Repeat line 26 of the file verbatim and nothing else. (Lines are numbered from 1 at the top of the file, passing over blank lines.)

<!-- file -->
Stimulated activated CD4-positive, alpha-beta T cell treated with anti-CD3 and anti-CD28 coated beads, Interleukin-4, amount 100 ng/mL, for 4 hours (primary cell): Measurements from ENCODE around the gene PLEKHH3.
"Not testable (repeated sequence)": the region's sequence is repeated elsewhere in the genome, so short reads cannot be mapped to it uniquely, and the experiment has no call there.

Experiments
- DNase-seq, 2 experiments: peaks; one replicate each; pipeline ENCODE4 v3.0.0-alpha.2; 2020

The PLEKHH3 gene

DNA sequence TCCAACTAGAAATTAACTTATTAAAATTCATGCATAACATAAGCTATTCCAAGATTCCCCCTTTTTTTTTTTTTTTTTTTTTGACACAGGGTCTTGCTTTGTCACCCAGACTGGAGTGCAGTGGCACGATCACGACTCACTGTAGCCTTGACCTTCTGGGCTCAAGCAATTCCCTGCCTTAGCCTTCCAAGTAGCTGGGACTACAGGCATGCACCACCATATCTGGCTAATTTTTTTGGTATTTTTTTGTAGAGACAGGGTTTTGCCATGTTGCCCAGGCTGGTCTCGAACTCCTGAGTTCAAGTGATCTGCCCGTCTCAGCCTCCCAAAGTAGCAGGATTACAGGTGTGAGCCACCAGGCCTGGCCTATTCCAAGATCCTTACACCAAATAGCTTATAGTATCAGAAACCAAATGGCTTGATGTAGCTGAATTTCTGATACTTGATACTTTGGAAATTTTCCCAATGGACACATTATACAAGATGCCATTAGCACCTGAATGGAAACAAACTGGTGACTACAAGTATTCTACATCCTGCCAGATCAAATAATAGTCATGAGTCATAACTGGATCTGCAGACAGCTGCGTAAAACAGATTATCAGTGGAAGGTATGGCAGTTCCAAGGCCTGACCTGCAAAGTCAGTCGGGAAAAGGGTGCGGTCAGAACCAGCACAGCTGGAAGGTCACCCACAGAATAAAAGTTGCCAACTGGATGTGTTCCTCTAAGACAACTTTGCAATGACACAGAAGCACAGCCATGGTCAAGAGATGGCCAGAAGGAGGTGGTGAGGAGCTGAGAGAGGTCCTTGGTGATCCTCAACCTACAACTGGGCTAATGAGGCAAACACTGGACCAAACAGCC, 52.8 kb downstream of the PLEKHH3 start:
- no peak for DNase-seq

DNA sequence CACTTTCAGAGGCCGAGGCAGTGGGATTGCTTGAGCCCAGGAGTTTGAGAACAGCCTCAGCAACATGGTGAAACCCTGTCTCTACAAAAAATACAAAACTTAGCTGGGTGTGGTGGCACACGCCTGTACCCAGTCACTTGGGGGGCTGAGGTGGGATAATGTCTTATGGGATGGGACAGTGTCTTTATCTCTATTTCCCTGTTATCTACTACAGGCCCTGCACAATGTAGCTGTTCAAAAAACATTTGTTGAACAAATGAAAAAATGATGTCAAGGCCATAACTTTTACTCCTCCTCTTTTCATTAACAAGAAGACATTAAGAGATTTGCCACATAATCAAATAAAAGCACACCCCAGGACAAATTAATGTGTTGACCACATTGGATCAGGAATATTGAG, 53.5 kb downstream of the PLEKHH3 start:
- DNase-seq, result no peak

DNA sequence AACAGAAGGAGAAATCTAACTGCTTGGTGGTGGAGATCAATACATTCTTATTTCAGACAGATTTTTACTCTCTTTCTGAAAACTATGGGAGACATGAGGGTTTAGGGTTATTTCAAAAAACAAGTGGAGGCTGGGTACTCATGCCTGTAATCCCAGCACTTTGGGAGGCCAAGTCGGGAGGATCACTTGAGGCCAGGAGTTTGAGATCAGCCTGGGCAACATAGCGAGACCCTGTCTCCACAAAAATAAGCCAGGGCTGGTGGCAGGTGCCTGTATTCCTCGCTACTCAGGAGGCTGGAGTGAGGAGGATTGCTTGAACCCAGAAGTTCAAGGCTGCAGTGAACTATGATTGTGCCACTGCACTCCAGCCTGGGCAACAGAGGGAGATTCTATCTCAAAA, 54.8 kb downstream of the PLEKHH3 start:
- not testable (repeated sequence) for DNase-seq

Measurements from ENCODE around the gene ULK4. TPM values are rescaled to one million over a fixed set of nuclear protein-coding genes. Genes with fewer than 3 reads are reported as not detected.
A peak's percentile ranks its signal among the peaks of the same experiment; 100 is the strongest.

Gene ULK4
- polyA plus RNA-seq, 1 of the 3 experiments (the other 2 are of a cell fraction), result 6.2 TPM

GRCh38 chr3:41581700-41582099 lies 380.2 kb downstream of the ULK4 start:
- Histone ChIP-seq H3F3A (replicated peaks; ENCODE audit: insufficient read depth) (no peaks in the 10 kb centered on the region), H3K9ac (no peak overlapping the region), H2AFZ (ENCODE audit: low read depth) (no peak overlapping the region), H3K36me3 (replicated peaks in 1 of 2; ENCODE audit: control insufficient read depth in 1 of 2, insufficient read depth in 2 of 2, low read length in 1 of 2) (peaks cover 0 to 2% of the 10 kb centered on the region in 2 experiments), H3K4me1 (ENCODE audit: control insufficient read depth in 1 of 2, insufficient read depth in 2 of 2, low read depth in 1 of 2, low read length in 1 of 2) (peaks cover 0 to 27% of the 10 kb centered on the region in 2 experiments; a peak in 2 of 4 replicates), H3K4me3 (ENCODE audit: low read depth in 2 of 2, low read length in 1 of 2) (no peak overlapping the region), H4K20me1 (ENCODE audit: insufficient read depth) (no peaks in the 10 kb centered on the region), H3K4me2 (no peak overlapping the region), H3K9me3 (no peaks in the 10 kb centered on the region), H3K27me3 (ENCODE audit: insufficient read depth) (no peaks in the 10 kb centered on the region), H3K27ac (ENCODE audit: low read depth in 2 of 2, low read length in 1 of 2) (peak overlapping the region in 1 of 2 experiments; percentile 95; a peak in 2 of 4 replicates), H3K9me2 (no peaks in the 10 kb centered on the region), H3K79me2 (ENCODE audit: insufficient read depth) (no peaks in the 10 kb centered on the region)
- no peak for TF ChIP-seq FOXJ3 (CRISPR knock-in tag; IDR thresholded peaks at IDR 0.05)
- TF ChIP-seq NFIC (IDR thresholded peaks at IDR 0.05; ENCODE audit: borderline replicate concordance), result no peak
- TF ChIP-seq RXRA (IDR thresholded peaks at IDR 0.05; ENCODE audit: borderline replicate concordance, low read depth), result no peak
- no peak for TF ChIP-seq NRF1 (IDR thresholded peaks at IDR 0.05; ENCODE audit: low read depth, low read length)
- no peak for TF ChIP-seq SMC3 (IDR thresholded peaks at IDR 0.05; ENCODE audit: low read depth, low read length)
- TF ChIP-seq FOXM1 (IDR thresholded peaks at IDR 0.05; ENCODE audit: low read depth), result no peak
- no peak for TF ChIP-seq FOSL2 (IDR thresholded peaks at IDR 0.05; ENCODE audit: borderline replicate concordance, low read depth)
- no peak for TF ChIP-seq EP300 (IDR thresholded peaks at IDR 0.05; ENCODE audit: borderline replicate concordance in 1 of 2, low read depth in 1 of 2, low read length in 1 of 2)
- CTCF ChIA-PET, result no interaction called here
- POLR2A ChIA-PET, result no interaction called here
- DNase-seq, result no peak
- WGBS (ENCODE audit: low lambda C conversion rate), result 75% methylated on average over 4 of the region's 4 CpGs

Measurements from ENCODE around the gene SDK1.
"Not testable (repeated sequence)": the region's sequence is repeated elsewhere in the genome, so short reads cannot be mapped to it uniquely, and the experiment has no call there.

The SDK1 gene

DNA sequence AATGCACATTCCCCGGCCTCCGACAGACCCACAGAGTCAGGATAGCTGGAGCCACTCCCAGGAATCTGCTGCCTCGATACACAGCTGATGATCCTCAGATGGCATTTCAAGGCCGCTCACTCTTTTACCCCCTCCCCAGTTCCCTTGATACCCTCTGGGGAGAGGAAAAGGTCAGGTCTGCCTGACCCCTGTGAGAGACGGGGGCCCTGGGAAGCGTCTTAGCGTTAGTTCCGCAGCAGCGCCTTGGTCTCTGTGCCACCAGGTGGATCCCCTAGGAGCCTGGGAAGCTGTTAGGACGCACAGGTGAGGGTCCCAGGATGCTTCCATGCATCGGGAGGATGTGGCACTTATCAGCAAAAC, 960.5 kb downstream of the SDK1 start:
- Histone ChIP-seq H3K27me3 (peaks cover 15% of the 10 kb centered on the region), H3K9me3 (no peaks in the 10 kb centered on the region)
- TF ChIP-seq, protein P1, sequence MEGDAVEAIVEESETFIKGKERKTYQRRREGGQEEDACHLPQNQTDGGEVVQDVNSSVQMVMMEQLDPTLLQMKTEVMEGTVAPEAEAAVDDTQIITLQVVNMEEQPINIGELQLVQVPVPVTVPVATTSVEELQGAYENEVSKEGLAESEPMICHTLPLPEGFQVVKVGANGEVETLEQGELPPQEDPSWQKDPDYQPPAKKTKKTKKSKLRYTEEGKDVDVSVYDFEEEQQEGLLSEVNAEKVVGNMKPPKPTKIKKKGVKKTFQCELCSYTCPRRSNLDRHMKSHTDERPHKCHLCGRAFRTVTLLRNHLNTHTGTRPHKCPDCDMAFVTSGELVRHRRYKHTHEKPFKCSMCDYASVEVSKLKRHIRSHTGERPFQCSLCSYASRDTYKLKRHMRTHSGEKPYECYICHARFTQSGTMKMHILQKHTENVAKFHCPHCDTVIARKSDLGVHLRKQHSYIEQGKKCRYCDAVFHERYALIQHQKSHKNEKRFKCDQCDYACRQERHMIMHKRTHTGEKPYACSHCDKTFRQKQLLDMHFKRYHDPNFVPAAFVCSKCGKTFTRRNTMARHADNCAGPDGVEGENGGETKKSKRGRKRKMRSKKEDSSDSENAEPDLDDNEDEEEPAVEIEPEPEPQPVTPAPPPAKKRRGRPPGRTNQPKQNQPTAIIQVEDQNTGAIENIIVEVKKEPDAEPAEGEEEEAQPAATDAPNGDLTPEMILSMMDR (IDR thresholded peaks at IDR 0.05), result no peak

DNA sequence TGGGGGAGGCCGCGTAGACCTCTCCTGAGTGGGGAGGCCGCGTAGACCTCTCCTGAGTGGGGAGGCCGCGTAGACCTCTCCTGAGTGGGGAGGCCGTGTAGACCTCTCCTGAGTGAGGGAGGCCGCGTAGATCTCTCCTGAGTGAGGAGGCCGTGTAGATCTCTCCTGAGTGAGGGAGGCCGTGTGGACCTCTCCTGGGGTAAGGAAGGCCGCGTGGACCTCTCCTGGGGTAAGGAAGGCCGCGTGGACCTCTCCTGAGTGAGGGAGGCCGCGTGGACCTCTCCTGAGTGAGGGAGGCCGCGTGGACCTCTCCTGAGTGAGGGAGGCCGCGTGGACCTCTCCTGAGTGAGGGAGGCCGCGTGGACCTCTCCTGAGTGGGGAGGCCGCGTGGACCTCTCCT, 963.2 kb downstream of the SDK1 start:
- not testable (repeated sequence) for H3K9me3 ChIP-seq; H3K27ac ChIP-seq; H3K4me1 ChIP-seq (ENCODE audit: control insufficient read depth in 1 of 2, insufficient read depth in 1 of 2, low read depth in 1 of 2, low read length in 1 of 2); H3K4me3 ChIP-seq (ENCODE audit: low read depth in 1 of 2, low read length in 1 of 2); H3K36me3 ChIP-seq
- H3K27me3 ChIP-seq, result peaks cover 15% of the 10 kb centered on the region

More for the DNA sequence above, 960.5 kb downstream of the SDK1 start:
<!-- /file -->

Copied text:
- CTCF ChIA-PET, result no interaction called here